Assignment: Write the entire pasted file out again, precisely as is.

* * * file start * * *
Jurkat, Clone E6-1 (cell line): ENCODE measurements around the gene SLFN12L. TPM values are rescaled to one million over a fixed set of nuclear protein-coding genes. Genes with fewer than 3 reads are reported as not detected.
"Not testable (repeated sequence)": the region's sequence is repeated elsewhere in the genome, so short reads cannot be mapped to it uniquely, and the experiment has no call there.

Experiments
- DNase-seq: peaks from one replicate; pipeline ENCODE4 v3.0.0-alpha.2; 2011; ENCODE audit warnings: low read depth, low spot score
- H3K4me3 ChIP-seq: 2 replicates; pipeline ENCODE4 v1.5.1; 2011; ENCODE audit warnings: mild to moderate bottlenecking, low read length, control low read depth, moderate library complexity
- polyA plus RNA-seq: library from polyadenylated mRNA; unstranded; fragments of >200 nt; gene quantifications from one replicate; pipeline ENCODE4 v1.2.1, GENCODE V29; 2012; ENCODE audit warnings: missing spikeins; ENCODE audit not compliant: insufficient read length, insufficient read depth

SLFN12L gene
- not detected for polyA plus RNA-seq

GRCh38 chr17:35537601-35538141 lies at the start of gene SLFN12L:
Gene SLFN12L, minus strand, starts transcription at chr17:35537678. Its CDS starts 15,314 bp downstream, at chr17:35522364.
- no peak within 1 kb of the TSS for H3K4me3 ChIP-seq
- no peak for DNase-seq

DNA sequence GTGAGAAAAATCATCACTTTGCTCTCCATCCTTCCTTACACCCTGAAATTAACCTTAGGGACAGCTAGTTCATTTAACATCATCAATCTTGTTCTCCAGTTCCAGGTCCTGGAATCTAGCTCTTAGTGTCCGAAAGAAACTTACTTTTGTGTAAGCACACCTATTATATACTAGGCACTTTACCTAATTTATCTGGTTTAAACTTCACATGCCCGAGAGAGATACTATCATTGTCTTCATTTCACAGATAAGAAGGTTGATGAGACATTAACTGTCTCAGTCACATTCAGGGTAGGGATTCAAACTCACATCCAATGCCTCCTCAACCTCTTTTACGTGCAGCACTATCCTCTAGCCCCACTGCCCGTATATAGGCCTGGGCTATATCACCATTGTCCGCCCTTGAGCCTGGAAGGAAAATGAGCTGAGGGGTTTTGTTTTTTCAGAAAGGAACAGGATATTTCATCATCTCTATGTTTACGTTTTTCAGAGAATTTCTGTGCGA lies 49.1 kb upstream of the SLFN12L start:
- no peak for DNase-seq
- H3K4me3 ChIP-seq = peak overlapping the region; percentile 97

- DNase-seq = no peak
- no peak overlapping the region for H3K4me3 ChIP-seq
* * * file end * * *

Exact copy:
Jurkat, Clone E6-1 (cell line): ENCODE measurements around the gene SLFN12L. TPM values are rescaled to one million over a fixed set of nuclear protein-coding genes. Genes with fewer than 3 reads are reported as not detected.
"Not testable (repeated sequence)": the region's sequence is repeated elsewhere in the genome, so short reads cannot be mapped to it uniquely, and the experiment has no call there.

Experiments
- DNase-seq: peaks from one replicate; pipeline ENCODE4 v3.0.0-alpha.2; 2011; ENCODE audit warnings: low read depth, low spot score
- H3K4me3 ChIP-seq: 2 replicates; pipeline ENCODE4 v1.5.1; 2011; ENCODE audit warnings: mild to moderate bottlenecking, low read length, control low read depth, moderate library complexity
- polyA plus RNA-seq: library from polyadenylated mRNA; unstranded; fragments of >200 nt; gene quantifications from one replicate; pipeline ENCODE4 v1.2.1, GENCODE V29; 2012; ENCODE audit warnings: missing spikeins; ENCODE audit not compliant: insufficient read length, insufficient read depth

SLFN12L gene
- not detected for polyA plus RNA-seq

GRCh38 chr17:35537601-35538141 lies at the start of gene SLFN12L:
Gene SLFN12L, minus strand, starts transcription at chr17:35537678. Its CDS starts 15,314 bp downstream, at chr17:35522364.
- no peak within 1 kb of the TSS for H3K4me3 ChIP-seq
- no peak for DNase-seq

DNA sequence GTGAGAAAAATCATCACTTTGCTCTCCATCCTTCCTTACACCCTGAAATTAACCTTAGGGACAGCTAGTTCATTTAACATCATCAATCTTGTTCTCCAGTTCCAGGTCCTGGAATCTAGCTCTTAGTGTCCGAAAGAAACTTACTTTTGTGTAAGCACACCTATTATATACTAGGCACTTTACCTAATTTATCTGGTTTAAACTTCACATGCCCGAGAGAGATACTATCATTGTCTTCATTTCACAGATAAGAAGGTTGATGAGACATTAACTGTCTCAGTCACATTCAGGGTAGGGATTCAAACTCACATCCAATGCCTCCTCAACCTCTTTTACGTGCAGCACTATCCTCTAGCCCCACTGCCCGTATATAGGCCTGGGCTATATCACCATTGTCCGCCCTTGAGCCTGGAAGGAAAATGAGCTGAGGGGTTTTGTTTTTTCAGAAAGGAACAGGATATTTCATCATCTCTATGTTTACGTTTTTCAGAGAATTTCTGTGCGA lies 49.1 kb upstream of the SLFN12L start:
- no peak for DNase-seq
- H3K4me3 ChIP-seq = peak overlapping the region; percentile 97

- DNase-seq = no peak
- no peak overlapping the region for H3K4me3 ChIP-seq